The fee is not about padding budgets, as some of the county commissioners have led our community to believe. The fee is intended to provide additional paid staffing to supplement the volunteer system, and assist with ever-increasing operational cost of fire and EMS operations. The fee would allow for an additional nine paid staff to be strategically placed at the individual fire stations in order to improve response time for patient care. The fee would also provide additional funding to aid in the increased operational cost increases associated with staff placement. The JCFRA offers complete transparency of what we need to accomplish in the community. There is no hiding the fact that additional funding is required to keep up with growth impact and increased emergency call volume.
The unfortunate truth to this fee is that the citizens of Jefferson County are being asked to further contribute in order for the volunteer system to be able to succeed. We seek improvements. We seek to better serve the citizens of the county.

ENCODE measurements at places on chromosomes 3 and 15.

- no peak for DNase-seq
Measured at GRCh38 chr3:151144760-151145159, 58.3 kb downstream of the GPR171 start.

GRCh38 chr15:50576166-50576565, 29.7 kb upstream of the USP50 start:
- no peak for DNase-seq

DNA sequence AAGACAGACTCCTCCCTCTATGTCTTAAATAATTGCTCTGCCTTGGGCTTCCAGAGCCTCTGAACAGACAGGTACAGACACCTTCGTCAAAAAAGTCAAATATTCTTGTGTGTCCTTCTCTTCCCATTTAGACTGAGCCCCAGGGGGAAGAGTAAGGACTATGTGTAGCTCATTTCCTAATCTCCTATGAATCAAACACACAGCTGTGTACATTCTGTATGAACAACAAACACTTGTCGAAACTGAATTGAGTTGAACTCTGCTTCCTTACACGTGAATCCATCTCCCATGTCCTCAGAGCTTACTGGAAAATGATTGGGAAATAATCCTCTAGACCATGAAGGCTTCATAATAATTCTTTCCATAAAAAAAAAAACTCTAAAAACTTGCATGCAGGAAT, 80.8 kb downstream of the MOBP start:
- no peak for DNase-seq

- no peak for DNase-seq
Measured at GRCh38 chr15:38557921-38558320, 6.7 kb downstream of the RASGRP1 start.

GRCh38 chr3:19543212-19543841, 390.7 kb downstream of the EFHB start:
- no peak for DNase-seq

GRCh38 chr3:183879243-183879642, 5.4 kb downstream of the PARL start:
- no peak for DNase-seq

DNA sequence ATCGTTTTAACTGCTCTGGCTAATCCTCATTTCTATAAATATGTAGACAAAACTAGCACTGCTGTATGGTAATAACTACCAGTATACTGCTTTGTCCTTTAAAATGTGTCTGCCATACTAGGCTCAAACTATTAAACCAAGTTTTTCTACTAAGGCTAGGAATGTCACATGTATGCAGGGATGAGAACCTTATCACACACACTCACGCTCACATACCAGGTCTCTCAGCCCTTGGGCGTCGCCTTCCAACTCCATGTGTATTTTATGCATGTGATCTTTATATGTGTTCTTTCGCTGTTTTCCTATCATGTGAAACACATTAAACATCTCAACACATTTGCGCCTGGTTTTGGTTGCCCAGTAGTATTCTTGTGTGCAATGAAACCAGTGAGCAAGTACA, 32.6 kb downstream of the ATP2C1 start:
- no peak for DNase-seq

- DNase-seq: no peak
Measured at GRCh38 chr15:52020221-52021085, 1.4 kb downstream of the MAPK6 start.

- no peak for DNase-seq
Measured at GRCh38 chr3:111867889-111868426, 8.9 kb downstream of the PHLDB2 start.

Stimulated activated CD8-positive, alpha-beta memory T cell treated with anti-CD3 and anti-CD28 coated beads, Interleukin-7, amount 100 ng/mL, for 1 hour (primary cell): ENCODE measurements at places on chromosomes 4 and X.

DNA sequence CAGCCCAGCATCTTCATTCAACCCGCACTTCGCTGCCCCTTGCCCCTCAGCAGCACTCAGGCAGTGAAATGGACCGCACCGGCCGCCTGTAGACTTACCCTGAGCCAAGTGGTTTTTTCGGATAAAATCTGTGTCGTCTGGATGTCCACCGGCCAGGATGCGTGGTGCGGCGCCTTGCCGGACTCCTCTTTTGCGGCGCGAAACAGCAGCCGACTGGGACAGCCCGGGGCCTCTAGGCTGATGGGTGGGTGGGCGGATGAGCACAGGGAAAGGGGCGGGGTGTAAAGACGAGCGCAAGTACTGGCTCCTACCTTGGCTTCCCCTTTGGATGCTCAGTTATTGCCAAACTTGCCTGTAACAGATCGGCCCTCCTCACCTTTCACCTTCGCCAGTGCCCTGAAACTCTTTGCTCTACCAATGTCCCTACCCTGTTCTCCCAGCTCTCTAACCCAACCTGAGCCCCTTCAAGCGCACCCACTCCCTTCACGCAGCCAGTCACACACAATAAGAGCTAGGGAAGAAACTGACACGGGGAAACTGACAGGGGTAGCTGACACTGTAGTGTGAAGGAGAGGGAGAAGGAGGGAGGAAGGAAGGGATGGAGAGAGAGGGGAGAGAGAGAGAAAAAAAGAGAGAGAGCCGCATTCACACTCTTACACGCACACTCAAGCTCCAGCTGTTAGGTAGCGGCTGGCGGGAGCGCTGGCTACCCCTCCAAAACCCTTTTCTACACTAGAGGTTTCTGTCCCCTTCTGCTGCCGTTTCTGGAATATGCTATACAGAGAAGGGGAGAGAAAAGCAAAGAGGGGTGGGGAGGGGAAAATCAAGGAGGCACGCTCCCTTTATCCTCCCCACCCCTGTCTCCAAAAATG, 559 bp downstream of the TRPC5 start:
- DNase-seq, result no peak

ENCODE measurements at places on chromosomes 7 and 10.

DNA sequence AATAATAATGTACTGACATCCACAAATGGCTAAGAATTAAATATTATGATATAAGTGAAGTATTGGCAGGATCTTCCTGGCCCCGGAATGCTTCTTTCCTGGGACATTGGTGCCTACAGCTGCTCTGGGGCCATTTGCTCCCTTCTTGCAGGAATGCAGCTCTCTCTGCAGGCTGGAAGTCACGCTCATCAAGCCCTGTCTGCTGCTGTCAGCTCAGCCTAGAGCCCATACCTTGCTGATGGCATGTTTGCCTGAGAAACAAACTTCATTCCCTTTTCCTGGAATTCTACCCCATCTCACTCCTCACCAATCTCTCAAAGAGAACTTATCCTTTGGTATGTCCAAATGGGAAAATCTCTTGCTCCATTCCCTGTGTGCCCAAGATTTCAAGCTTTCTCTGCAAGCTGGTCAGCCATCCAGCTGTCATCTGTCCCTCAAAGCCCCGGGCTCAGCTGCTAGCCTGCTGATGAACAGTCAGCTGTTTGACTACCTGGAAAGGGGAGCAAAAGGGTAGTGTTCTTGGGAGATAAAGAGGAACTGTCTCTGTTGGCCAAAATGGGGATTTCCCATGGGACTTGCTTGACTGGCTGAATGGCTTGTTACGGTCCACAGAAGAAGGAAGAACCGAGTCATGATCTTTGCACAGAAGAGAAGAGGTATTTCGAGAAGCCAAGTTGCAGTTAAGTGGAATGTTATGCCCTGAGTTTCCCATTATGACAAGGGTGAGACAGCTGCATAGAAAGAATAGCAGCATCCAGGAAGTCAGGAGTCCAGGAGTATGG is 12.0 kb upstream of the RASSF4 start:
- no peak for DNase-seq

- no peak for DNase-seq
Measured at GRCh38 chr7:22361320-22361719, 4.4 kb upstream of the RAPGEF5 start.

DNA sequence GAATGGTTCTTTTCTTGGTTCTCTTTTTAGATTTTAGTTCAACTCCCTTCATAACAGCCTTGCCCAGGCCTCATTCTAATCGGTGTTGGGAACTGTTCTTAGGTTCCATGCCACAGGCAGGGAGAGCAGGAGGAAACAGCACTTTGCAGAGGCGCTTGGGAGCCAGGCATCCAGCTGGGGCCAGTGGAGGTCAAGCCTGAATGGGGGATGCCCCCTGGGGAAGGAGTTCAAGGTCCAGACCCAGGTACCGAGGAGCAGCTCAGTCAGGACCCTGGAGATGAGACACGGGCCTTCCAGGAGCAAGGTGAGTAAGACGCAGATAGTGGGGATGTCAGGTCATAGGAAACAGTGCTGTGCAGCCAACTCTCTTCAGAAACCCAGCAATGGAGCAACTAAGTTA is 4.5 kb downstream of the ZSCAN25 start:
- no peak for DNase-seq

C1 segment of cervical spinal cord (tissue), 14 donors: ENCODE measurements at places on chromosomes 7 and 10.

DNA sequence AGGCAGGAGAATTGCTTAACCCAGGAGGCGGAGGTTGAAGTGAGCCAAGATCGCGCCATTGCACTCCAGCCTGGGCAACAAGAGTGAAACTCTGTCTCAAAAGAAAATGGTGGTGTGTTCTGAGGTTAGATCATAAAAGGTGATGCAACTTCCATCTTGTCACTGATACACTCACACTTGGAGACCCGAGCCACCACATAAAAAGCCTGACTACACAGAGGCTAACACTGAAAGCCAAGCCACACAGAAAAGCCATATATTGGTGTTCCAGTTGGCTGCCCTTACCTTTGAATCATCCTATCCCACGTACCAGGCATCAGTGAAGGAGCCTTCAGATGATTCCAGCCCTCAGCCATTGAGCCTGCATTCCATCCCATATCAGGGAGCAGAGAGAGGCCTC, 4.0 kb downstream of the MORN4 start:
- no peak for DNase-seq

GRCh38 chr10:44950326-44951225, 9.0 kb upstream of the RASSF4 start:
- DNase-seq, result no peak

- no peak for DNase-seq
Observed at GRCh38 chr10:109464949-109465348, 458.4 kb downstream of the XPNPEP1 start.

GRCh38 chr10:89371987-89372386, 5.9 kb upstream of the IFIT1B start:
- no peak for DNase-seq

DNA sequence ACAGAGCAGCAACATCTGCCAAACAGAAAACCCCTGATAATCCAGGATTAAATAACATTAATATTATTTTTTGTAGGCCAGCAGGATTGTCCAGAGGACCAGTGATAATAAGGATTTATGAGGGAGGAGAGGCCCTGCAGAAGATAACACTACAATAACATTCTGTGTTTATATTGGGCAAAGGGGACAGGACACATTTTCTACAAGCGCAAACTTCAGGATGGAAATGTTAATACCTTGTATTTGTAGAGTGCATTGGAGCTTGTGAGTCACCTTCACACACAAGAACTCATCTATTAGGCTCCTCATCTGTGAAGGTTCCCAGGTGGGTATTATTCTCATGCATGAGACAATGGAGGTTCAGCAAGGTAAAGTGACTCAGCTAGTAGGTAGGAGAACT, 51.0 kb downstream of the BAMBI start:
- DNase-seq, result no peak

The process of a fee may not be the most favorable solution to the JCFRA; however with no additional funding available through the county’s General Fund, the reality of a potential fee is where we are. We all live in a world of economic hardship. We as citizens feel the pinch. It is the world we live in, and so do the volunteer fire companies in Jefferson County. The County Commission can easily dissect the proposed fee and dwindle the amount down to $40 to make themselves feel like they have done due diligence in protecting the community from such a large expense. What they are really approving for the citizens of Jefferson County is an amount that will not provide the fire companies with what they are asking for in order to improve critical services. The reality is a $40 fee pushes further operational demand with no recovery revenue. The individual fire companies will bear the brunt of the costs associated with their proposal which simply doesn’t make fiscal sense.